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DigiDug80
(@digidug80)
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Joined: 4 weeks ago
Posts: 3
2020-09-14 10:07 am  

I need some help with Arduino IDE programming. I’m new to this. I want to control a Nema stepper motor with 2 separate push buttons which will control the direction of the motor at a certain set speed. One button to turn the motor clockwise and the other counterclockwise. I’ll also be using 2 Hall switch sensor modules on each end so that when I press (we’ll say the button on the right) it will move the motor to where the hall sensor is located on the right side and stop. Then when I press the left button it will move the stepper motor to the other side and stop where the left sensor is located. I’ll be using an Arduino uno for this project. I’m starting to learn the program language for Arduino but don’t understand it enough to make this work the way I want. Any help would be greatly appreciated! Thank you SO MUCH!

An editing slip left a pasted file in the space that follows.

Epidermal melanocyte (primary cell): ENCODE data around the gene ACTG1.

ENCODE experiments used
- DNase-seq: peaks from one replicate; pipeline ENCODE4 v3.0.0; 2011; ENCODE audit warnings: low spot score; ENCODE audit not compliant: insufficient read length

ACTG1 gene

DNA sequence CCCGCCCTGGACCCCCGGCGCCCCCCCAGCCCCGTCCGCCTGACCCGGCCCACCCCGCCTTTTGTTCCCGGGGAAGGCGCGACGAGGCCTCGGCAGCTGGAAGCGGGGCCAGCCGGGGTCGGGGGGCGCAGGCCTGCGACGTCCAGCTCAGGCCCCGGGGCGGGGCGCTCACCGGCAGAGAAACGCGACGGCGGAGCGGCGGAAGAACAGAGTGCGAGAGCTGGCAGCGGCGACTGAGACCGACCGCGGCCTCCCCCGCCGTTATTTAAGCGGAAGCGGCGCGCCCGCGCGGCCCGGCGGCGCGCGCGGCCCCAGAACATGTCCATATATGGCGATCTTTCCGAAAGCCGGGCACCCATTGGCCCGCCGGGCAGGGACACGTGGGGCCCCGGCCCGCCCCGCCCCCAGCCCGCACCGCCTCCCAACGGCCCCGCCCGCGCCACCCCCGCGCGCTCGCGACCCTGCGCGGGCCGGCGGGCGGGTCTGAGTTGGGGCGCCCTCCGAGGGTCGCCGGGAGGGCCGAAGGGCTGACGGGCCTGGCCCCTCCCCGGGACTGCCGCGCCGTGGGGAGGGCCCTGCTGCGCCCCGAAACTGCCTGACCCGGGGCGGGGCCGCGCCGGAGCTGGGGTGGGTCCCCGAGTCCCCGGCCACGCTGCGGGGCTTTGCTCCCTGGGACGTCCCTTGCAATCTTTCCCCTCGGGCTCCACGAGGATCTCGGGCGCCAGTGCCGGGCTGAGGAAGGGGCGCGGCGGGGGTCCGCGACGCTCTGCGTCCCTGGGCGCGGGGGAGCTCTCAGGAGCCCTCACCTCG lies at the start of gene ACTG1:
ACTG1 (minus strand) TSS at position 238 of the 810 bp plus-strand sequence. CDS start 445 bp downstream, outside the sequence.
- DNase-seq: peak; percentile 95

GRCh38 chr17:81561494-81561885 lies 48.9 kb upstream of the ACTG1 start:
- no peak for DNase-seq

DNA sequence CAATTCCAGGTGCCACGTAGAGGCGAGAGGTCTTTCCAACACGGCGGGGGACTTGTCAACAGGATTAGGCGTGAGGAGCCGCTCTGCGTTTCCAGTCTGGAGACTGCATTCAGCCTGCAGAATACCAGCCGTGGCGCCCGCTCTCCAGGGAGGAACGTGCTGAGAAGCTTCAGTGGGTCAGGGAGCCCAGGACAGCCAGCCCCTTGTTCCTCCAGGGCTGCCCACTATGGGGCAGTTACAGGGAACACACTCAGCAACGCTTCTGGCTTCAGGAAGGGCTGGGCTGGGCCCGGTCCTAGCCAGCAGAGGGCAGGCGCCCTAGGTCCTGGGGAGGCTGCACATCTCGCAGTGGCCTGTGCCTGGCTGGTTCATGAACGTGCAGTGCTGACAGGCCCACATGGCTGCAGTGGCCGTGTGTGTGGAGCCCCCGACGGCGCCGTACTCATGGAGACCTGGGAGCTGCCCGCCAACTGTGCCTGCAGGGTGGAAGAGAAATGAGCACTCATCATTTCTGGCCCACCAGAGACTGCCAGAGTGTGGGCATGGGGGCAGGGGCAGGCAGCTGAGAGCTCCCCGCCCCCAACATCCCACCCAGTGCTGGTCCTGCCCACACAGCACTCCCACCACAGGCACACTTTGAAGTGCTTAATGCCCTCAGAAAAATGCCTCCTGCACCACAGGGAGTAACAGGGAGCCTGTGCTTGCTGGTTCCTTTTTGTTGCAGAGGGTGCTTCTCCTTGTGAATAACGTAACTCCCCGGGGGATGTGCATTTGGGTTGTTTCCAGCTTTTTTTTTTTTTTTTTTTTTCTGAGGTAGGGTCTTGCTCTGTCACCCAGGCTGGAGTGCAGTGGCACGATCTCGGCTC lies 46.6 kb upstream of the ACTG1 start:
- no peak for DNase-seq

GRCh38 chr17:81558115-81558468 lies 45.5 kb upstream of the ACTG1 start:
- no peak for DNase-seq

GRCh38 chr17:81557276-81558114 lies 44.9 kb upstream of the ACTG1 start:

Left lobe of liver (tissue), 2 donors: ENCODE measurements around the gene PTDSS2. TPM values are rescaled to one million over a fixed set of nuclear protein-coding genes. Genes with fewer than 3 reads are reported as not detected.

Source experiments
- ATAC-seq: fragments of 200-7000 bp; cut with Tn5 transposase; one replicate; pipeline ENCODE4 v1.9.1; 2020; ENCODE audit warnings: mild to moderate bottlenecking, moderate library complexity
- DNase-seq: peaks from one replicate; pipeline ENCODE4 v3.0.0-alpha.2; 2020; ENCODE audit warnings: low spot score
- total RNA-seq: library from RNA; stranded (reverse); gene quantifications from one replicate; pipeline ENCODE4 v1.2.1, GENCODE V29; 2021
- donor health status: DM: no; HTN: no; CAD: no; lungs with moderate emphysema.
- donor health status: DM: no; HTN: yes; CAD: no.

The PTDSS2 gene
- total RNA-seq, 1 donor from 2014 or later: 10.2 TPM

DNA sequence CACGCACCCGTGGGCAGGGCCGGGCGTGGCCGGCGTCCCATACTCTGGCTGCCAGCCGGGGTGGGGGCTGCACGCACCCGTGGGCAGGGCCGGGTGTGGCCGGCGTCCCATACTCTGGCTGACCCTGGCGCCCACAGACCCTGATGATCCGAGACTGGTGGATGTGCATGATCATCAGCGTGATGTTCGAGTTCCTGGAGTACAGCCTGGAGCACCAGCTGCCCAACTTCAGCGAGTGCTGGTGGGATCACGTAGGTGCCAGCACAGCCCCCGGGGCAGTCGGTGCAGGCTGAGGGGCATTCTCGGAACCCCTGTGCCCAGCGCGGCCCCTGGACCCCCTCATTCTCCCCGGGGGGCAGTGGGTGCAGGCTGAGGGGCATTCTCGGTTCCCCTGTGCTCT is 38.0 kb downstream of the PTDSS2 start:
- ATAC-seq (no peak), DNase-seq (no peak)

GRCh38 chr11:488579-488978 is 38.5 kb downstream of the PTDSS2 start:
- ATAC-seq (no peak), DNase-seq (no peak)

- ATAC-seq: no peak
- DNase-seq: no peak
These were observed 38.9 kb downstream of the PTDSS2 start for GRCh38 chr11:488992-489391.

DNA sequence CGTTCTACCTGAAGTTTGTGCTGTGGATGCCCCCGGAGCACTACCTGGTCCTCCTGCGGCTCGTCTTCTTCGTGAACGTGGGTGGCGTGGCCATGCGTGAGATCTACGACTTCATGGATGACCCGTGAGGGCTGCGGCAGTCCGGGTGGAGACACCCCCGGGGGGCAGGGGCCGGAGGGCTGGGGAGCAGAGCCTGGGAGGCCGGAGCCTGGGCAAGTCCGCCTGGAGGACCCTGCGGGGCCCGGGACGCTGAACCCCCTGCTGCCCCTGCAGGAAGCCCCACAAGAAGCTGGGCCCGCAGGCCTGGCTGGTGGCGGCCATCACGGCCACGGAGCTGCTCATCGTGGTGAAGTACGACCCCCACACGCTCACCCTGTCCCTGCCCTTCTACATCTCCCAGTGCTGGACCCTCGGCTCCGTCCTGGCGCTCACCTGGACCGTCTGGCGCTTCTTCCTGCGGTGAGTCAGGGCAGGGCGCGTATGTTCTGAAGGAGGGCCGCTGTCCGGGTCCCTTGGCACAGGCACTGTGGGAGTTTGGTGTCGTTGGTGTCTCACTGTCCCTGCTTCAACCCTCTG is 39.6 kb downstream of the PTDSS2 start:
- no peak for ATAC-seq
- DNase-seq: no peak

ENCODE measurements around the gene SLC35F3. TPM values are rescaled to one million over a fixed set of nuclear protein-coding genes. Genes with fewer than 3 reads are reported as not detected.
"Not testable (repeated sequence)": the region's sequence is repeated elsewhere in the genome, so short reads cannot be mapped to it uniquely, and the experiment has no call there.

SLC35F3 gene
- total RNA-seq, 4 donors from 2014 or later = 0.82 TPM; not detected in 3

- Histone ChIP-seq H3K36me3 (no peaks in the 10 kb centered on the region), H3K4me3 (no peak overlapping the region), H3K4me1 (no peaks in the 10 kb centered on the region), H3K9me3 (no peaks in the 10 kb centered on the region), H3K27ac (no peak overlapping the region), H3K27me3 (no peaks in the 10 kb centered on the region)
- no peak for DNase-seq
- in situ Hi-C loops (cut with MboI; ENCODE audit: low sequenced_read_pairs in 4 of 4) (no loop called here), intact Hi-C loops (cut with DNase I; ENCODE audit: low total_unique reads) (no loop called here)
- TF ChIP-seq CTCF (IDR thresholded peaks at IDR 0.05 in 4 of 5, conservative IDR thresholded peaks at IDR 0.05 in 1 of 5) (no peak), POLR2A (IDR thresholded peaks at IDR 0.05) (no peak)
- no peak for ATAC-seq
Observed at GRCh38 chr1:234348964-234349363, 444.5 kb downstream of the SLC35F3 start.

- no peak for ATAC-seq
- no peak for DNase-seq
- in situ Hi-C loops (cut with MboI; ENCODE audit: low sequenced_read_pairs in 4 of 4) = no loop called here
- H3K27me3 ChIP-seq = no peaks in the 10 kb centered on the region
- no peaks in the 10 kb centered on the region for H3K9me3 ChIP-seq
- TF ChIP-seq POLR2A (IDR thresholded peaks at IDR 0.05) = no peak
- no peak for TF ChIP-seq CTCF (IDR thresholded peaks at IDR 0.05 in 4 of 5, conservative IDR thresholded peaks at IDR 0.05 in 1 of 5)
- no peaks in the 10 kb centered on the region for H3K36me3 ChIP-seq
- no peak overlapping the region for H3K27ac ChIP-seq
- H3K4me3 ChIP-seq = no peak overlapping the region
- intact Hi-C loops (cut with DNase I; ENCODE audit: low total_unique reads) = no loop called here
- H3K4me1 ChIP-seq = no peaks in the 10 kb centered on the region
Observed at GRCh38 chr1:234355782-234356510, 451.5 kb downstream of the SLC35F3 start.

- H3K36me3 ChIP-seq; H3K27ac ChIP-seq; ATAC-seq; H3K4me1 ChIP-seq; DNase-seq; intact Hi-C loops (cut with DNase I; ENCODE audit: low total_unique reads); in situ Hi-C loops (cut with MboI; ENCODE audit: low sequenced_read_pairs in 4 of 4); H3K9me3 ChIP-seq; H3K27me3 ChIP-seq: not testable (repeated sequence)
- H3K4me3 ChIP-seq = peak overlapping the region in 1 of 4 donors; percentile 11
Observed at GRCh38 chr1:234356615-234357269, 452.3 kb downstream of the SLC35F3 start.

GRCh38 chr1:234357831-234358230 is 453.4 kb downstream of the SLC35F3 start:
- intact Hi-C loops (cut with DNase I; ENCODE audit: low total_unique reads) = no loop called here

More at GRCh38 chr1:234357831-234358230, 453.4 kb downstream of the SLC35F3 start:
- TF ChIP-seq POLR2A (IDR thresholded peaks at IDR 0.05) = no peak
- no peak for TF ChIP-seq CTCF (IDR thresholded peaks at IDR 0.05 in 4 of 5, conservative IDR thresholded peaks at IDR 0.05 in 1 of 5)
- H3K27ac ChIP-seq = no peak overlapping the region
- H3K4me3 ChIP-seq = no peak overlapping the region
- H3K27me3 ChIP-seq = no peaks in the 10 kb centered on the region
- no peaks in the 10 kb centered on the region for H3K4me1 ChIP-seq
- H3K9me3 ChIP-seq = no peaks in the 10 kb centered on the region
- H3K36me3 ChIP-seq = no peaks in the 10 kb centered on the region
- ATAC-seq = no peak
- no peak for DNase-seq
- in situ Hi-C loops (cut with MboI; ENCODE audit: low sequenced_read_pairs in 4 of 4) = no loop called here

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WolfgangW
(@wolfgangw)
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Posts: 62
2020-09-14 12:10 pm  
Posted by: @digidug80

... I’ll be using an Arduino uno for this project. I’m starting to learn the program language for Arduino but don’t understand it enough to make this work the way I want. 

Hi,

can you be a little more specific in where exactly you have problems with? You are writing about "program language for Arduino" means you asking about C/C++?

And do I understand you right, that your main problem is about understanding this language?
And if so, do you have any experience about programming?

I didn't make use of buttons or Hall switch sensor modules until now, but I think this is not really the problem.

Wolfgang

 

If I am not here, then I am most probably somewhere else